The Art is OK Gallery, tucked between Cost Plus and Guitar Boy, might seem an odd venue for Cary Herz’ photographs of New Mexico crypto-Jews. But the crowd there for the opening of her show, which runs through Feb. 11, didn't seem to think so. An eclectic mix hailing from Albuquerque’s Jewish, Hispanic, literary and art communities, the group stood quietly as Herz explained how her photos and their companion book, New Mexico’s Crypto-Jews: Image and Memory, just published by UNM Press, came to be.
The term crypto-Jew refers to Sephardic Jews who came to Nuevo España with the early explorers during the Inquisition, when Jews who didn’t convert to Catholicism were either banished or executed. Unlike the more prevalent Ashkenazi Jews who eventually came to the state from Europe, these conversos practiced Catholicism in public but retained their Jewish identities and rituals in private.
When the Inquisition followed them to the New World, the crypto-Jews moved north, some as far as what is now southern Colorado, but many settled in northern New Mexico. Some changed their names to reflect the landscape around them, and the names Peña, Pino, Flores and Rios, to name but a few, may well indicate a converso background. Many conversos embraced Catholicism so thoroughly their Judaism ultimately was lost. But a surprising number maintained the secret and the Jewish practices that have been handed down from generation to generation for the past 400 years.
Herz, a native New Yorker and the child of Holocaust survivors, was photographing the Jewish cemetery in Las Vegas, N.M., in 1985, when she first heard about these “other people.” She noted to the audience at the Art is OK Gallery that she doesn’t like the term “crypto-Jew,” but in the absence of a better one it serves as an apt descriptor (and Google search term). Her book provides what she calls a “photographic diary” not only of these people but of the customs they’ve carried through the centuries. Divided into three sections—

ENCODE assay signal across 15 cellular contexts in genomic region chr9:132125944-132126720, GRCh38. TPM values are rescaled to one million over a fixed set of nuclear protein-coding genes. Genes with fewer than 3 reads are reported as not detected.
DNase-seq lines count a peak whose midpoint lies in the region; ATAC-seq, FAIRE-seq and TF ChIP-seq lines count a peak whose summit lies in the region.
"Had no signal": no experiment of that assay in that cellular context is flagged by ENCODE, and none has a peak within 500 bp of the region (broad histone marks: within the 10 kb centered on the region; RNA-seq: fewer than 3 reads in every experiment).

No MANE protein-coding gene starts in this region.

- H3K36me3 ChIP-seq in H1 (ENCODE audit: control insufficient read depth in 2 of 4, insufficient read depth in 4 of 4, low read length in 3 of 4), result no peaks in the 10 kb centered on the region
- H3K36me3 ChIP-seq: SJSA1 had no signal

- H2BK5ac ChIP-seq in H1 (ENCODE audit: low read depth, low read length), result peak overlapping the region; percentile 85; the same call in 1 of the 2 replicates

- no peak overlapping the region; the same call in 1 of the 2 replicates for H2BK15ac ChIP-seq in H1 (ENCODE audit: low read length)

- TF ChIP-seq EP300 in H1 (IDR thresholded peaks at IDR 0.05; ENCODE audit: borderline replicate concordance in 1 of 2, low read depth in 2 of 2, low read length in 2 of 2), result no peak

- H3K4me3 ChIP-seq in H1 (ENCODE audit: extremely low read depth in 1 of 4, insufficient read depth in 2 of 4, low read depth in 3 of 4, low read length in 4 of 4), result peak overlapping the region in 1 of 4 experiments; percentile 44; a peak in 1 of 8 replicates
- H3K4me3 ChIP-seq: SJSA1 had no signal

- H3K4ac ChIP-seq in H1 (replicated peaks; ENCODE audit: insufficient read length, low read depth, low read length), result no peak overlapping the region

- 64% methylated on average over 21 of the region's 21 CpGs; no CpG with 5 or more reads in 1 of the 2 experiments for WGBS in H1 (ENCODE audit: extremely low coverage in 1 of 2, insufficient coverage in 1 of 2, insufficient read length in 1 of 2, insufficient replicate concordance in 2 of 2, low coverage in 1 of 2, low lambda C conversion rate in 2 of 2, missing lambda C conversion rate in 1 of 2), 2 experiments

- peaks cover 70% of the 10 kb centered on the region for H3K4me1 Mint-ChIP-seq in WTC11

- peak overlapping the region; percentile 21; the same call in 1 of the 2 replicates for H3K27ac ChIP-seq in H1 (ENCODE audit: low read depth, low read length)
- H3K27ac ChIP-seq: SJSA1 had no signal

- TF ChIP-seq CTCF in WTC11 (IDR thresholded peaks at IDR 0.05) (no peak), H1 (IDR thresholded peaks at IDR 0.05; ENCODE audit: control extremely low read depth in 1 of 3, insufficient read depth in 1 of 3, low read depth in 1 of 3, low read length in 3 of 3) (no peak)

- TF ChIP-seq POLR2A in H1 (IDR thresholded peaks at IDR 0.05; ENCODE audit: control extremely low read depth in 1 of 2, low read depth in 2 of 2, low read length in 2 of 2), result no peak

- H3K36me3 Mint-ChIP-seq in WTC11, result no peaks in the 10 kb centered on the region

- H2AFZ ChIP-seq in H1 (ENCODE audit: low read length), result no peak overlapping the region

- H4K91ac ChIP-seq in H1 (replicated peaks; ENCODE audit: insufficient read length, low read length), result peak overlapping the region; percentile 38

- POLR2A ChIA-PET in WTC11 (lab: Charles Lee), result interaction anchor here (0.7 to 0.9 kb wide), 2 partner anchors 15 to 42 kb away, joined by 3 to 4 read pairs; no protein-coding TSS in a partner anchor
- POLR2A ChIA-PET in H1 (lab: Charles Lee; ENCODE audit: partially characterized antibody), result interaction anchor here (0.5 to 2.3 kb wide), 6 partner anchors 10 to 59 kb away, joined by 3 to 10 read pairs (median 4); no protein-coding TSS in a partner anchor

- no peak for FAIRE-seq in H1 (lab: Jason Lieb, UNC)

In perhaps a unconscious paraphrasing of Chekhov, Herz asserted "Art should not give the answers, it only poses the questions.” Her book focuses on the descendants themselves, the photographs and captions exploring family traditions that include Friday night candle-lighting, kosher butchering and circumcision; iconography from church altars with six-pointed stars to dreidel-like toys; and rituals involving wine, the covering of mirrors for seven days after a death, Ladino speech and the donning of prayer shawls. In addition, Herz has photographed northern New Mexico graves bearing Stars of David and Hebrew lettering, as well as Biblical names like Esther and Jacob, even the name of God, Adonai.
Aside from the author’s preface and an academic introduction by scholar Ori Z. Soltes, Herz chooses to let the people themselves tell their stories. It’s a good choice: Their words accompany Herz’ marvelous photos, which show them practicing the Judaism they’ve been taught or learned as they’ve rediscovered it.
There’s Dennis Duran, for example, who felt compelled to convert to Judaism long before he learned of his 16th-century Sephardic roots; and the Rev. William E. Sanchez, who finds no anomaly in being both a Catholic priest and a Jew. “Being both Sephardic and Catholic began as a means of survival centuries ago,” he notes. “Today they have both survived and coexist.” Other testimonies are equally singular and moving.
An afterward by Mona Hernandez traces the journey of La Conquistadora, a statue brought to Santa Fe in 1625 and entrusted to her ancestor Francisco Gomez, who eventually became acting governor of the territory. In 1662, one of Gomez’ sons was arrested for “Judaizing,” though he was ultimately acquitted. During the Pueblo Revolt of 1680, Gomez’ niece rescued the statue from the burning church, a scene now depicted on one of St. Francis Cathedral's doors. It’s believed the appointment of La Conquistadora as the colony’s patron saint may have allowed her crypto-Jewish followers to incorporate some of their Jewish customs into their Catholic worship.